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With Iberian, Hittite, and Syrian Elements, Who Built the Magnificent Mausoleum of Pozo Moro?

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With Iberian, Hittite, and Syrian Elements, Who Built the Magnificent Mausoleum of Pozo Moro?

With Iberian, Hittite, and Syrian Elements, Who Built the Magnificent Mausoleum of Pozo Moro?
February 23
03:16 2017

With Iberian, Hittite, and Syrian Elements, Who Built the Magnificent Mausoleum of Pozo Moro?

 

15 February, 2017 – 23:02 Natalia Klimczak

Spain is a country with a multicultural history, where even the best-qualified archaeologists may discover sites, artifacts, and stories that change all previous knowledge about a given topic. When researchers unearthed the mausoleum of Pozo Moro, they couldn’t believe the incredible connection of styles characteristic of Iberian, Hittite, and Syrian art.

Via Augusta is a famous ancient Roman road that passed through the cities of Gades (Cádiz), Carthago Nova (Cartagena), Valentia (Valencia), Saguntum (Sagunto), Tarraco (Tarragona), Barcino (Barcelona). Gerunda (Girona), Hispalis (Seville), Corduba (Córdoba), Emerita Augusta (Mérida), Brigantinum (A Coruña), etc. Researchers unearthed hundreds of priceless archaeological sites around this ancient route with outspokenly beautiful and priceless artifacts that shed light on the life of people who settled these lands millennia ago. The sophisticated puzzle made of pieces from the past is never-ending work, like in the Augean Stables. The sites are full of precious findings buried in such incredible numbers, that it seems to be impossible to dig all of them up from the soil.

Map of Iberian Peninsula in 125 including important roads, legionnaire locations and gold/silver mines. (Public Domain) Note the Via Augusta is called the ‘Via Herculea’ on this map.

The Discovery of a Forgotten Story

Excavations in Spain are often like a mixed box of chocolates – filled with surprising cultural flavors. In the case of the site of Pozo Moro, it is a remarkable cemetery, a huge ancient necropolis. It is located about 125 km (77.67 miles) from the coast of the Mediterranean Sea and 840 meters (2755.91 ft.) above sea level. The location seems to have been meaningful for the people who created it about 2,500 years ago. It must be related to their beliefs.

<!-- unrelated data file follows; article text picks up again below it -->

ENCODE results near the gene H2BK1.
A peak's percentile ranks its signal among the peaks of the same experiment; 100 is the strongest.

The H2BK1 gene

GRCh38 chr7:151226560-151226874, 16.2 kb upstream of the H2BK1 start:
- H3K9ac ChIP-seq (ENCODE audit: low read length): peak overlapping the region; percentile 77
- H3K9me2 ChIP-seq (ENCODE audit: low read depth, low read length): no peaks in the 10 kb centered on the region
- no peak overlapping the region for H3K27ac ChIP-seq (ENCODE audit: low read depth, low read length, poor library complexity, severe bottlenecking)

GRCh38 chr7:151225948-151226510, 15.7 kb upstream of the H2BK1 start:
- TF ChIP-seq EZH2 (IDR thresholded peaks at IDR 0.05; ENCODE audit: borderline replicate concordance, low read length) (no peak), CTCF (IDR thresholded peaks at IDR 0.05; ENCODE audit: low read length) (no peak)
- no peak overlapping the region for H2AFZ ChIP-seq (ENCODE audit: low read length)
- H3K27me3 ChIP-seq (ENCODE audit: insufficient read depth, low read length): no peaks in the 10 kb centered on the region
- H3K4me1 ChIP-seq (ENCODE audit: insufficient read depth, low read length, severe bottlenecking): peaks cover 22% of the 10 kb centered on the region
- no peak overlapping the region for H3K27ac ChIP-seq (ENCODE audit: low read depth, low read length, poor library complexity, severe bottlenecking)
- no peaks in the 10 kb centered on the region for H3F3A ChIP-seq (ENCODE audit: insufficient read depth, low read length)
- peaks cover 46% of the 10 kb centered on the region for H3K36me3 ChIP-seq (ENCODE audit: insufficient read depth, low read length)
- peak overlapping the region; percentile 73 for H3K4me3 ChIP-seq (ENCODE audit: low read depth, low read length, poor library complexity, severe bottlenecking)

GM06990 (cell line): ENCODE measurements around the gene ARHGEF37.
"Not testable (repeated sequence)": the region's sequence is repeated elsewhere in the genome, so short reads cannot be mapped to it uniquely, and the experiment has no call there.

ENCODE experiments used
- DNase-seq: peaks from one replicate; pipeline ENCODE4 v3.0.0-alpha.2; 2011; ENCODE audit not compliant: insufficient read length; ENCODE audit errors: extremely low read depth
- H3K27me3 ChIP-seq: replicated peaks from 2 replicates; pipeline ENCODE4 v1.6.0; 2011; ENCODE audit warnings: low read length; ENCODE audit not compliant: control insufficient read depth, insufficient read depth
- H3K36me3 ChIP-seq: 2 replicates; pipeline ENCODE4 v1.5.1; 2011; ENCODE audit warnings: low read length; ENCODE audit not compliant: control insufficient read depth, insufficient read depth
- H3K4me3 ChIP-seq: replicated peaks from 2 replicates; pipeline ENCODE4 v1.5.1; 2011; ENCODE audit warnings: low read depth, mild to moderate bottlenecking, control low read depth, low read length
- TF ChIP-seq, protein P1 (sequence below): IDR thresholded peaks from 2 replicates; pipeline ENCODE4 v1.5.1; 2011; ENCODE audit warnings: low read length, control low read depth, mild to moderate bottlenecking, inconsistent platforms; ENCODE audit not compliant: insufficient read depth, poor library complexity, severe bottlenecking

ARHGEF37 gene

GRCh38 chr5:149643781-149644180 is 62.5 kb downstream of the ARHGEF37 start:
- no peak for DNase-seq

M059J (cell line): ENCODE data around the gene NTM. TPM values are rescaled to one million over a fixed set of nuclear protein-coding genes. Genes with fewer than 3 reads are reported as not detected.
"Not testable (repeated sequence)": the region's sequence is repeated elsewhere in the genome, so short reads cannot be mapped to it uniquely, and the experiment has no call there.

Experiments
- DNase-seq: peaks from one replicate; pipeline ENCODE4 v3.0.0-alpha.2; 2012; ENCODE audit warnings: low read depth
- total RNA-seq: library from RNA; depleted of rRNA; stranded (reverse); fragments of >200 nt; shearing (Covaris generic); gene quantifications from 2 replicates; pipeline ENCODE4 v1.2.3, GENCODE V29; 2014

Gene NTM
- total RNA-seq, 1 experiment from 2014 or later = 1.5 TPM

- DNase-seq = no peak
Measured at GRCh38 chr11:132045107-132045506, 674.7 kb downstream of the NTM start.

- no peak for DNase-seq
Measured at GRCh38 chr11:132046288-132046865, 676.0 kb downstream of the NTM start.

The Pozo Moro Monument in the Museo Arqueológico Nacional, Madrid, Spain. (Museo Arqueológico Nacional)

During excavations in 1970, researchers unearthed a surprising burial place known as the Mausoleum of Pozo Moro. Research about pre-Roman cultures of Iberia were quite advanced at the time, but still contained many questionable elements and gaps. The first shocking fact was that the Mausoleum had been dated back to a period full of mysteries. But as the researchers continued their work, specialists discovered an overwhelming amount of information that changed the knowledge about the history of Albacete Province, where the site is located.

Excavations at the site. (senderosesotericos)

Exploring the Mausoleum

The marvelous mausoleum is known as the oldest Iberian burial monument. It is dated back to circa 500 BC and belonged to a forgotten ruler. The mausoleum’s elements had been scattered across a site 12 x 12 meters (39 x 39 ft). When the researchers carefully collected all the remaining pieces, they took it to the Museo Arqueológico Nacional de España in Madrid, where they reconstructed it. The process was long and very complicated, but due to their impressive knowledge, it was possible to recover the mausoleum after centuries.

View of the site during excavations. (iberosalbacetemurcia.es)

It is known that it was erected by an Iberian king, but a great deal of other information has been lost. The mausoleum had been made with rectangular blocks. Altogether the construction measured about 10 meters (32 ft.) in height and its walls had been beautifully decorated with depictions of deities. It had a three-level pedestal shaped in a square that was almost 4 meters (13 ft.) wide. Moreover, four lions were located around the mausoleum. All of this created an image of a mausoleum with traditions from Middle Eastern countries. Research suggests visible influences of Syrian and Hittite art.

Detail of one of the lions. (Luis García/CC BY SA 3.0)

“The cremation of the grave-goods together with the body leaves us with little to study but their remains are enough to provide a few guidelines. There are remains of objects made of different raw materials (at least pottery, gold, silver, bronze, iron and bone; see Almagro-Gorbea 1983: 184 ff.). However, there are no iron fragments which can be identified as weapons, although the remains are in very poor condition. One still finds the same sort of ritual-set described above for the Orientalizing Period, but with a different emphasis: the bronze jug is now of Greek and not of Oriental type and manufacture, and the bronze brazier has been replaced by an Attic kylix of the Pithos Painter group. Finally, this philohellenic prince was buried with an Attic lekythos instead of alabaster perfume pots. In all, it seems that Greek influence was beginning to supersede the earlier, Orientalizing (Semitic) tradition. Finally, the burial I have described was placed under a turrifonn funerary monument of imposing size and decoration of which more will be said later.” (s.17)

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